New from Jacana, Understanding Namibia: The trials of independence by Henning Melber:
On 28 November 2014 Namibians will hold their fifth democratic parliamentary and presidential elections. Since independence in 1990, Namibia has witnessed only one generation with no memory of colonialism – the ‘born frees’, who voted in the 2009 elections – and the overwhelming dominance of the former anti-colonial liberation movement, SWAPO, has remained undisturbed. This is the context the book Understanding Namibia sets out to unpack, exploring the achievements and failures of the country, and contrasting the narrative of a post-colonial patriotic history with the socio-economic and political realities of the nation-building project.
Henning Melber investigates whether, notwithstanding the relative stability prevailing to date, the negotiation of controlled change during Namibia’s decolonisation could have achieved more than simply a replacement of those in control.
‘Henning Melber has unrivalled knowledge of Namibia since independence. This significant book offers an up-to-date and thoroughgoing analysis of the country and its prospects.’ – Christopher Saunders, Emeritus Professor of History at the University of Cape Town, South Africa and co-author of South Africa: A Modern History.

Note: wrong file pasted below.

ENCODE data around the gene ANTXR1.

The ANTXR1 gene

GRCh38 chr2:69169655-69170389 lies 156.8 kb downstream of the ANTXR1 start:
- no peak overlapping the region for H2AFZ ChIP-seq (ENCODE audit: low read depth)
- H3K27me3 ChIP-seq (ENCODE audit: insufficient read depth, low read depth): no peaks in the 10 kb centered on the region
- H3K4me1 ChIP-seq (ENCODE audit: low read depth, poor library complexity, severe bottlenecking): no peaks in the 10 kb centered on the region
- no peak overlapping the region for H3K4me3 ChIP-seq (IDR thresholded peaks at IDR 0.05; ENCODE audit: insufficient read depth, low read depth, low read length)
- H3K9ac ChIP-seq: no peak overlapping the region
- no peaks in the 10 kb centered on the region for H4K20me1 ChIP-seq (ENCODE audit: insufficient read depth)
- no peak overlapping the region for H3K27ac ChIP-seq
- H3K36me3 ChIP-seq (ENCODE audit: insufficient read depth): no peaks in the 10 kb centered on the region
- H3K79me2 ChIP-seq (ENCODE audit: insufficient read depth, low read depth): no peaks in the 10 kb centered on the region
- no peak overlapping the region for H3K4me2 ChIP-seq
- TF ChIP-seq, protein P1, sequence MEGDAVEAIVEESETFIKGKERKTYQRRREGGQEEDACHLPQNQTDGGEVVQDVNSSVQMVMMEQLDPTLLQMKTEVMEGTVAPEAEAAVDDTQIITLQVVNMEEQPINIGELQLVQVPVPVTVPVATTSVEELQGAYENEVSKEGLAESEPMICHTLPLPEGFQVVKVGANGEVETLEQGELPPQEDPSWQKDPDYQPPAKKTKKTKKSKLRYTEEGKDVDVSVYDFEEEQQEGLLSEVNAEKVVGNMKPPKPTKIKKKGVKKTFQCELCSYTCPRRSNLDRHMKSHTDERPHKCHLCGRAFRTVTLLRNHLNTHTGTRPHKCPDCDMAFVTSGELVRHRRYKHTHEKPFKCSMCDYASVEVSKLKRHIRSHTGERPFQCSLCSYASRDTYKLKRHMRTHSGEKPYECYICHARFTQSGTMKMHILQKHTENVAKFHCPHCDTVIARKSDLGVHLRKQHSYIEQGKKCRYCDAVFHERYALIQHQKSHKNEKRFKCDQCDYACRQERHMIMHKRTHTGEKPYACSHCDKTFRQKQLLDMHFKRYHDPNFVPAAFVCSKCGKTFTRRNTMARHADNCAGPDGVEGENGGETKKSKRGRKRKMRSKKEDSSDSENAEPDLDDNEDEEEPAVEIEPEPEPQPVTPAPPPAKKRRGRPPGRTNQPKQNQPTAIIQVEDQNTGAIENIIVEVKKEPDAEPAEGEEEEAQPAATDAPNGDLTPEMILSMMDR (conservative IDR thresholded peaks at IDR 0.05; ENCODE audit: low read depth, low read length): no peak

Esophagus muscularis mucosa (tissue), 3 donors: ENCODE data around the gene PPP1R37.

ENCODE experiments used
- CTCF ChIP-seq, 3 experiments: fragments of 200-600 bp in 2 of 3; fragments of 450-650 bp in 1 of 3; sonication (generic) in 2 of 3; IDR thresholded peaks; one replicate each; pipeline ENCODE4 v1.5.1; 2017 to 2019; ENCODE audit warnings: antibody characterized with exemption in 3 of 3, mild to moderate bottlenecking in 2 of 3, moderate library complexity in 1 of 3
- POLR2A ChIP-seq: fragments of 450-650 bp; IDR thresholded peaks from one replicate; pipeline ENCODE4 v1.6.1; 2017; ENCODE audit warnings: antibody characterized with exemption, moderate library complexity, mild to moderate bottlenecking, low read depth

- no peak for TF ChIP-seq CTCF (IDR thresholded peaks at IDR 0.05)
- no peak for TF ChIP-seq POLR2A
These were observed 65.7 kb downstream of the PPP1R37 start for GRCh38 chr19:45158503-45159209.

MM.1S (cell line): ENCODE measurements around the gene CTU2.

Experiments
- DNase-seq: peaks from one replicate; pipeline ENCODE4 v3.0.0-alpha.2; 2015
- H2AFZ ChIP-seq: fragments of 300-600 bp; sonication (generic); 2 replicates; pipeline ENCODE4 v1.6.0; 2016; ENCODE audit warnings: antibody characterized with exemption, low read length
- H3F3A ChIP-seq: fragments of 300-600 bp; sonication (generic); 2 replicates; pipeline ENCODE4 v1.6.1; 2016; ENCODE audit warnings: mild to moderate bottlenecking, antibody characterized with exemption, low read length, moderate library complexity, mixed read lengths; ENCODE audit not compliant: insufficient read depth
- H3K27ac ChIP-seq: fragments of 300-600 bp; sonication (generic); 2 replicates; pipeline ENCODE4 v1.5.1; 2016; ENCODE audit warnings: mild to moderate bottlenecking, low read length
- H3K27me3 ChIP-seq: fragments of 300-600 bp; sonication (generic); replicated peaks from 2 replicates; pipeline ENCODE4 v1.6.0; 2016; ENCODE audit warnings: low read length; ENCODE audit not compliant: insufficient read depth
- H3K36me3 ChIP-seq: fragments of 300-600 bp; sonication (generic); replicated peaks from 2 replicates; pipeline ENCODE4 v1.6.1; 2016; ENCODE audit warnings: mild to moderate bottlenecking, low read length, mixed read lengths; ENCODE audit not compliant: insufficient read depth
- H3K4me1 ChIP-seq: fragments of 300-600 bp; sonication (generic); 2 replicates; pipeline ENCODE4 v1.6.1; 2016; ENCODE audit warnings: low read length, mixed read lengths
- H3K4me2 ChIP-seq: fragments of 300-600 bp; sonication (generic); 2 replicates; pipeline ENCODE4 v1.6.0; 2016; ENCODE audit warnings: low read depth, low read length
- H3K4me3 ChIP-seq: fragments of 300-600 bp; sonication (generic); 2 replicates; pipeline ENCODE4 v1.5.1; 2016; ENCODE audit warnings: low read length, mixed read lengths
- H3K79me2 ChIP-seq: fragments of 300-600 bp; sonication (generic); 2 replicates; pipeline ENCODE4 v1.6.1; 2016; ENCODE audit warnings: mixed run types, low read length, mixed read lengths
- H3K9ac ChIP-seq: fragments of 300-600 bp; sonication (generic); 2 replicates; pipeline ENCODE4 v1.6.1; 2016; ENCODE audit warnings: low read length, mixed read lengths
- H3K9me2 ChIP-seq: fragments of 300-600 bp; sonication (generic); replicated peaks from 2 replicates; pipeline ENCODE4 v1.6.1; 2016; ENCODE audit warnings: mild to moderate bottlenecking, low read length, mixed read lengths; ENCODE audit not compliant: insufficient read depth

While those in power declare their support for a free, fair and just society, the limits to liberation are such that emancipation from foreign rule has only partially been achieved. As a scholar activist who was part of the anticolonial movement, Melber demonstrates this painful journey and the limits to liberation.
About the author
Henning Melber, the son of German immigrants to Namibia, joined SWAPO in 1974. He was Director of the Namibian Economic Policy Research Unit (NEPRU) in Windhoek, Research Director of the Nordic Africa Institute and Executive Director of the Dag Hammarskjöld Foundation, both in Uppsala. He is Senior Advisor to the Foundation and Extraordinary Professor at the Department of Political Sciences at the University of Pretoria and the Centre for Africa Studies at the University of the Free State in Bloemfontein, South Africa.